• Giggling Villain: Tommy and his super-disturbing giggle might be the Trope Codifier for film. He is especially prone to giggling when committing violence, like when he sends an old lady in a wheelchair on a short but exciting trip down the stairs. The character of Tommy is said to have influenced how The Joker is played in various incarnations of Batman. Frank Gorshin stated Udo was his inspiration for The Riddler in the Batman (1966) series.
  • Happy Ending: Enforced by invokedExecutive Meddling. The original idea had Nick sacrificing himself, tracking Tommy down and basically letting Tommy shoot him so that Tommy would go to jail and Nick's family would be safe. That was deemed too much of a downer, so Nettie's narration tells that Nick survived and lived Happily Ever After with his wife—despite being shot by Tommy five times at close range.
  • Medium Awareness: In the very first shot in the opening credits. Said shot is a closeup of the "Shooting Script" of Kiss of Death. The pages of the screenplay then flip by, showing all the credits.
  • Mistreatment-Induced Betrayal: Nick initially refuses to squeal, believing the mob would look after his wife and kids, but he changes his mind after finding out that they failed to do so and his wife killed herself.
  • Narrator: Nick's second wife, Nettie (Coleen Gray), narrates the beginning and end of the film.
  • Non-Indicative Name: As noted above, there is no Kiss of Death in Kiss of Death.
  • Orphanage of Love: The orphanage where Nick retrieves his kids seems to be a pretty decent place.
  • Police Are Useless: First D'Angelo and the district attorney's office botch the case against Tommy, leading to his acquittal and putting Nick in a very dangerous position. Then the police lose their tail on Tommy, leaving Nick free to come after him.
  • Real Stitches for Fake Snitches: Seen in the remake. Ronnie Gannon gets Jimmy Kilmartin re-involved with the car theft racket, leading to his arrest. Then he's indirectly responsible for Jimmy's wife Bev getting killed while Jimmy is inside. Jimmy gets revenge by offering the cops details on an old job he helped pull, coming clean about his own involvement but excluding all mention of Ronnie. When everyone involved is arrested except for Ronnie, their boss Little Junior Brown assumes he's the rat and beats him to death.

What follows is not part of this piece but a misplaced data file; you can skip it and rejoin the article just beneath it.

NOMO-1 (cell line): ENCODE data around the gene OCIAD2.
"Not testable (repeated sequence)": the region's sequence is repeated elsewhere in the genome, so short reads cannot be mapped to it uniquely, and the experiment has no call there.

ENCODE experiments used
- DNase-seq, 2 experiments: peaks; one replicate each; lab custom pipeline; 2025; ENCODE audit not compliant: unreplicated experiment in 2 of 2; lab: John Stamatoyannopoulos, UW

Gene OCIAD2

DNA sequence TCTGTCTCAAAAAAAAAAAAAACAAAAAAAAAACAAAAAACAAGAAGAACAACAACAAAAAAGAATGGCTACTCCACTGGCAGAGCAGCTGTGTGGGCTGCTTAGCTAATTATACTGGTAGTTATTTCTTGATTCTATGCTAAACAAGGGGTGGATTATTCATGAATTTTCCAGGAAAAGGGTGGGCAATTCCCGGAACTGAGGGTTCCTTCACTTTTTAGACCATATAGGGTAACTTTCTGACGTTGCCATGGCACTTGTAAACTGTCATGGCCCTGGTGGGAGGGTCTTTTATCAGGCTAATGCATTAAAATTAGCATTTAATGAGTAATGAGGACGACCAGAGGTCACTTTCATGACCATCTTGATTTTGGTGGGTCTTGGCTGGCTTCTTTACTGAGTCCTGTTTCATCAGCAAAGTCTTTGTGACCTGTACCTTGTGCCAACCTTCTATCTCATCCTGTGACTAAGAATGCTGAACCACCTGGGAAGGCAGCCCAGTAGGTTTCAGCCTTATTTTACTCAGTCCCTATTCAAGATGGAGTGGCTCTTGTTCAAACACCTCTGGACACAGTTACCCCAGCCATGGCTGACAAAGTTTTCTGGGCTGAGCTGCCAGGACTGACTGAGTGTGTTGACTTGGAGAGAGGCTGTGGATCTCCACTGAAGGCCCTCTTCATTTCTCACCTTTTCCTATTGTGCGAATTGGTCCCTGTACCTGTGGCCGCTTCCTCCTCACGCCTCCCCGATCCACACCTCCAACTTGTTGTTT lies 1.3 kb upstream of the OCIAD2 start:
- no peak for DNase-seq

• Recycled In Space: The Fiend Who Walked the West was Kiss Of Death as a Western! Future Paramount boss Robert Evans played the "kooky killer" Giggling Villain.
  • Sadist: Tommy Udo is very much one of these.
  • Sleeping Single: One might think that Nick would want some sex after three years of jail, but he and his new wife Nettie (an acquaintance of Maria's from before Nick went to prison) sleep in separate beds.
  • The Sociopath: Tommy Udo has absolutely no regard for human life whatsoever.
  • Staircase Tumble: By force. The most famous scene in the movie features a giggling Tommy taking Rizzo's wheelchair-bound mother and pushing her and her chair down a flight of stairs to her death.
  • The Stool Pigeon: Nick, although he is a pretty sympathetic example since the mob promised to protect his wife and then failed to do so, leading to her suicide. This cuts no ice with Tommy, who hates the hell out of stoolies.
  • To the Pain: Discussed Trope, as Tommy remarks that when he kills people he likes to shoot them in the belly so that they suffer for a while.
  • Train-Station Goodbye: An ominous one, as Nick, who is expecting Tommy to come for him at any time, sends Nettie and the kids away.
  • Uncomfortable Elevator Moment: Certainly a tension-filled one. Nick and his gang in the opening scene rob a jewelry store that happens to be on an upper floor of a skyscraper. After binding and gagging the workers, they have to take a slooooooooow ride down the elevator, while hoping they can get down and get away before the store clerks work their way free and sound the alarm.
  • Would Harm a Senior: Tommy kills Rizzo's old, wheelchair-bound mother by pushing her down a flight of stairs.


Video Example(s):


Tommy Udo

Tommy Udo pushing an innocent mother to her death.